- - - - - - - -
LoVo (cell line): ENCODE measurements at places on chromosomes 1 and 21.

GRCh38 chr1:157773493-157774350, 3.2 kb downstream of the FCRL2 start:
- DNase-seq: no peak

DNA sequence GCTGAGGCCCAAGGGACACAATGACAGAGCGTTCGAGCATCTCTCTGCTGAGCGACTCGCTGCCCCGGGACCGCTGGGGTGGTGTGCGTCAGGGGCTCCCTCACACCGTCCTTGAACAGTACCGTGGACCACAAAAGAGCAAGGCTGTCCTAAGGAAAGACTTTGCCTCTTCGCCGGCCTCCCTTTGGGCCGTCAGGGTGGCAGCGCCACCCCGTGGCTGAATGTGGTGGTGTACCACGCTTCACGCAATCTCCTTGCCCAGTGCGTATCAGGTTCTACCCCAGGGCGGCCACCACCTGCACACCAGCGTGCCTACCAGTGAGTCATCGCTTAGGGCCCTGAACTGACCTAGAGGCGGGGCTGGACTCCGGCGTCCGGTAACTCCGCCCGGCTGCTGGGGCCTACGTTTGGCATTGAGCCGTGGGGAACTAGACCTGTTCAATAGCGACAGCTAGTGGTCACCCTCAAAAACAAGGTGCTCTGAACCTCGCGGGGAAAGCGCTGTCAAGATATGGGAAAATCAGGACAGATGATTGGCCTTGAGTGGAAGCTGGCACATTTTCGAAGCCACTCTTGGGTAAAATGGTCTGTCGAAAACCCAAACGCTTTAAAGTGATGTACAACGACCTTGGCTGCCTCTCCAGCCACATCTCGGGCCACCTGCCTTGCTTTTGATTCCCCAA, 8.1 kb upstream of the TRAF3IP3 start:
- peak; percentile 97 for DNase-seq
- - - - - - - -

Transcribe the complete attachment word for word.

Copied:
LoVo (cell line): ENCODE measurements at places on chromosomes 1 and 21.

GRCh38 chr1:157773493-157774350, 3.2 kb downstream of the FCRL2 start:
- DNase-seq: no peak

DNA sequence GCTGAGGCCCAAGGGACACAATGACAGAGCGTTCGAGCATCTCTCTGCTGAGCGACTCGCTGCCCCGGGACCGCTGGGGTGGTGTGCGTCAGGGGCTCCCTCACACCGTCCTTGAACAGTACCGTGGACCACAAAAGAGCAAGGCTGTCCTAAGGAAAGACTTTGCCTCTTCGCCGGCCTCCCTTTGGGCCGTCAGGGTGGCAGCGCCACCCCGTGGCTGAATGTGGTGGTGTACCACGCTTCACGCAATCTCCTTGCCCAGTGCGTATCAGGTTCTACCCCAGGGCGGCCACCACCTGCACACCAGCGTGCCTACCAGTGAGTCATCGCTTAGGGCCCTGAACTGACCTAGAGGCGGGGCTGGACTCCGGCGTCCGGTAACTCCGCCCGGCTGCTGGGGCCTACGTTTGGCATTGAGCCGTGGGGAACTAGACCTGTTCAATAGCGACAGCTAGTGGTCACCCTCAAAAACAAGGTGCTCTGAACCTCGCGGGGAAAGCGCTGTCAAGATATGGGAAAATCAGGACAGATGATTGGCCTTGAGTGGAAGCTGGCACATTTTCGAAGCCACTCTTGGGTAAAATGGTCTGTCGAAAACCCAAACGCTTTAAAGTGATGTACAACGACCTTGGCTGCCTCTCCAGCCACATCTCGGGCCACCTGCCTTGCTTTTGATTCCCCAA, 8.1 kb upstream of the TRAF3IP3 start:
- peak; percentile 97 for DNase-seq